I recently read an article on Death that was posted on, believe it or not, NPR. Aside from the whole, “RIP Chuck! You were the best!” wankery that one would expect to find when one raises the subject of Death, it was a very good read.. But it also got me thinking that Death might just be one the better metaphors we have of growing up and a good argument as to why it isn’t so bad. As time went by for the band, the level of maturity they were experiencing was evident not only in their music, but also in the album art. Sure, it still seemed rather odd, disturbing , and just plain bizarre to many, but when one sees that they went from a feast of zombies to men scaling a monstrous mountain (“Scream Bloody Gore” and “The Sound of Perseverance”, respectively”), and when one notices the shift from simple buzzsaw-like riffs to complex and intimate melodies, I think it can be agreed upon that they really did grow up.

To provide further context to what I’m talking about, let’s juxtapose Death’s albums (titles, album art, and all) with real life, starting from adolescence when in life, I think, the ball really starts rolling: we start out angry, obscene, awkward, violent, and frustrated, just wanting to lash out at everyone and everything (Scream Bloody Gore). We begin shedding the skin we once bore (Leprosy) and questioning what we used to know, usually to the dismay and chagrin of those around us, who try to bring us back into the fold of monotony and the norm (Spiritual Healing). It is then that we are simply human at our core-flawed and fallible-and nothing more (Human); we begin to think differently and push our development further and further, creating more doubt in our minds, but at the same time paving the way for a multitude of discoveries to be made (Individual Thought Patterns). Things in our lives, no matter how insignificant, come to hold greater value and become representative of greater things (Symbolic)-whether in the past, present, or future-and we finally take the initiative to undertake the the long and arduous journey to the peak of the highest mountain, armed only with the clothes on our back and the knowledge and experience we’ve accrued over the years (The Sound of Perseverance).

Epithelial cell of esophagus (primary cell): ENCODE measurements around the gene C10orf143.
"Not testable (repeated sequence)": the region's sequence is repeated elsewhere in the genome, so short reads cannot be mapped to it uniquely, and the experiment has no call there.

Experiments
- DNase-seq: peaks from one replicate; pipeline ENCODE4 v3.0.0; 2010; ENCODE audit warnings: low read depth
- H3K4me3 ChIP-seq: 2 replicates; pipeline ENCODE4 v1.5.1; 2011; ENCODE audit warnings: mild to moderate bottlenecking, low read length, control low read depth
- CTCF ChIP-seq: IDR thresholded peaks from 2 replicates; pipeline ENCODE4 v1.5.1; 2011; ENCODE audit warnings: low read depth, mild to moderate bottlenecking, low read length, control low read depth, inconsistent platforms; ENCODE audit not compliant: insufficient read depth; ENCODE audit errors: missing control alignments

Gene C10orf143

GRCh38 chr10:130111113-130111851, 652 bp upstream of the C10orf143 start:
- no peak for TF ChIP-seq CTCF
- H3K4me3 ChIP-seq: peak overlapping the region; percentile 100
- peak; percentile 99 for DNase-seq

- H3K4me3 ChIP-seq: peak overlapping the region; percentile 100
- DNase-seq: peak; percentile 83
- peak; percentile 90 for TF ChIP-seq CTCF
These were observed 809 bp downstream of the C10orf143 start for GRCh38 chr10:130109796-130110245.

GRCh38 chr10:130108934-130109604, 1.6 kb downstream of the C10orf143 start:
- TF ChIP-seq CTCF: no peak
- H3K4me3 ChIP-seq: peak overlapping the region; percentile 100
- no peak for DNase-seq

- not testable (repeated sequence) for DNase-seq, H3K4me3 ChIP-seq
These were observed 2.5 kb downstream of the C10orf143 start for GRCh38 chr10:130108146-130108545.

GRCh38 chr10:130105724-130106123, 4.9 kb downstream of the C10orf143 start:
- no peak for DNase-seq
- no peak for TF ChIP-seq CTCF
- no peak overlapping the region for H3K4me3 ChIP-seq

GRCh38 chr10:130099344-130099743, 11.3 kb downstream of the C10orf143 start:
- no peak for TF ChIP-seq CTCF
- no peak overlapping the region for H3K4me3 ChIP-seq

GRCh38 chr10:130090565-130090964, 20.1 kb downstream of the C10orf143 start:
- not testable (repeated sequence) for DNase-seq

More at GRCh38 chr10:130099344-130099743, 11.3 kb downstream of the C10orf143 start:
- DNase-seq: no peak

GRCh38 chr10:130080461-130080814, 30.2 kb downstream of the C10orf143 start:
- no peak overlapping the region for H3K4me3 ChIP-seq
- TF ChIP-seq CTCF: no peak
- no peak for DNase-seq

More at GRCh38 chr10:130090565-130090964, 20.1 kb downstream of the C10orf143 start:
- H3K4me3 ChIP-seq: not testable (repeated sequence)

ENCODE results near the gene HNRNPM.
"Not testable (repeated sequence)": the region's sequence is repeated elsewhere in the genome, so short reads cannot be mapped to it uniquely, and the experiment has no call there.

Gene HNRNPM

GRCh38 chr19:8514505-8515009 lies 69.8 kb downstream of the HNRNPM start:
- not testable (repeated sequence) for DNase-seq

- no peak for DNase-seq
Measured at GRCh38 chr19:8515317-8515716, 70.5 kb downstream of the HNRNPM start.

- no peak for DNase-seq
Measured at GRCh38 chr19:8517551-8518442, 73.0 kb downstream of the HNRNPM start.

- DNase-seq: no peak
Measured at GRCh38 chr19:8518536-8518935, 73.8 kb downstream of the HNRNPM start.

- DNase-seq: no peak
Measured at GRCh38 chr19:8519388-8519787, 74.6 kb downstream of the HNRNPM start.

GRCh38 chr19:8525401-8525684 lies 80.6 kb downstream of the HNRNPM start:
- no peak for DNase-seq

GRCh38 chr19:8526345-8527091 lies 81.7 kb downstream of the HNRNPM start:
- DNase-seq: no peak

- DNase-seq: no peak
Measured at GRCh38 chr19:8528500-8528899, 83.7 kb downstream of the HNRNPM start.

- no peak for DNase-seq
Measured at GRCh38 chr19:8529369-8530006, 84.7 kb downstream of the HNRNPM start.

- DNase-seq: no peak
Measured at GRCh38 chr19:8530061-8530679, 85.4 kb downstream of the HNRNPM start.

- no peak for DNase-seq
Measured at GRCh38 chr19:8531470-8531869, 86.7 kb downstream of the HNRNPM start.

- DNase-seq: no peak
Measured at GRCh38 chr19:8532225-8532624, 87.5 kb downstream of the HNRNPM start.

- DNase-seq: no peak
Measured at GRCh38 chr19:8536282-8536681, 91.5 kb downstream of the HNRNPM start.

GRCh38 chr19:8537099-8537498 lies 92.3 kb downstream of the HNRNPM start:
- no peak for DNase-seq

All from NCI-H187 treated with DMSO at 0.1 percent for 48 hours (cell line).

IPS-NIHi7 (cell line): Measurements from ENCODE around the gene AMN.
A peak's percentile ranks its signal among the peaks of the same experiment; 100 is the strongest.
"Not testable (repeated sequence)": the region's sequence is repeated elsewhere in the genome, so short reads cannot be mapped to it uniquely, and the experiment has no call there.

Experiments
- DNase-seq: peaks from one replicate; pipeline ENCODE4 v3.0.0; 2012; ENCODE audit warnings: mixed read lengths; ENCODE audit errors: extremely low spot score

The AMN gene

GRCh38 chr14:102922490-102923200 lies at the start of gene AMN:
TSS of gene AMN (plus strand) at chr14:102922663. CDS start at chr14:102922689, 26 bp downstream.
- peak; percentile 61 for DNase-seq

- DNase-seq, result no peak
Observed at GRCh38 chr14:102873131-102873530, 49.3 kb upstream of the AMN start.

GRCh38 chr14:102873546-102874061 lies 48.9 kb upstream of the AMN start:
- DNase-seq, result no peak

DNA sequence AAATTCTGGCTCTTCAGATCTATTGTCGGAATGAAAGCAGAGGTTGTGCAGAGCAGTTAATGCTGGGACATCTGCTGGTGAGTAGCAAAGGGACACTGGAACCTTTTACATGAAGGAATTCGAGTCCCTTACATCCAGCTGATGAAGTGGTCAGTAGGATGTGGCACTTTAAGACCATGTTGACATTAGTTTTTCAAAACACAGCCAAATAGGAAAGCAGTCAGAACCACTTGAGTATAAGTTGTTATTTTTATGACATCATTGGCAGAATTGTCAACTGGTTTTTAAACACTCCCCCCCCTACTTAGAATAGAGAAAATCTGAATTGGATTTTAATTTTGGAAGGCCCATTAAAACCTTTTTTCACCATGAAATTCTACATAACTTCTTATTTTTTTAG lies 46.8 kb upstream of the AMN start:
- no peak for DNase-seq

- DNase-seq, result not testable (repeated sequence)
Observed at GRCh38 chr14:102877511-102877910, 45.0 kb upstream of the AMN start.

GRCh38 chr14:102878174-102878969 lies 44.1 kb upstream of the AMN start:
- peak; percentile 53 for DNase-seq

Interesting, eh? When it’s put down that way, growing up doesn’t sound so bad, and it’s things like this that actually make me look forward to growing up and facing the challenges that lurk ahead. In short, life is a growing process, and whether or not you take it to be this gloomy and dreadful process we just have to go through is up to you and you alone; life is chock-full of surprises and lessons that will make you or break you, depending on how you approach it. Remember, there’s two kinds of people on this planet: people with problems, and people who try to do something about them. Whew, that felt good! It’s 12:26 AM over here and I need to get back to playing some guitar before hitting the sack. That said, this concludes the first installment of Sappy Hour.

Y’all take care now.

Author’s Note: For the albums I mentioned, visit the following link unless you have a weak stomach and/or stunted attention span. http://www.metal-archives.com/bands/Death/141

The NPR article mentioned earlier: http://www.npr.org/blogs/allsongs/2011/12/12/143518038/death-is-never-finished-remembering-death-metal-pioneer-chuck-schuldiner

And finally, “Perennial Quest” in HD http://www.youtube.com/watch?v=SI4L1YS7BZo Because f**k standard quality when it comes to good music.

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About optimistthepessimist

Always in transit.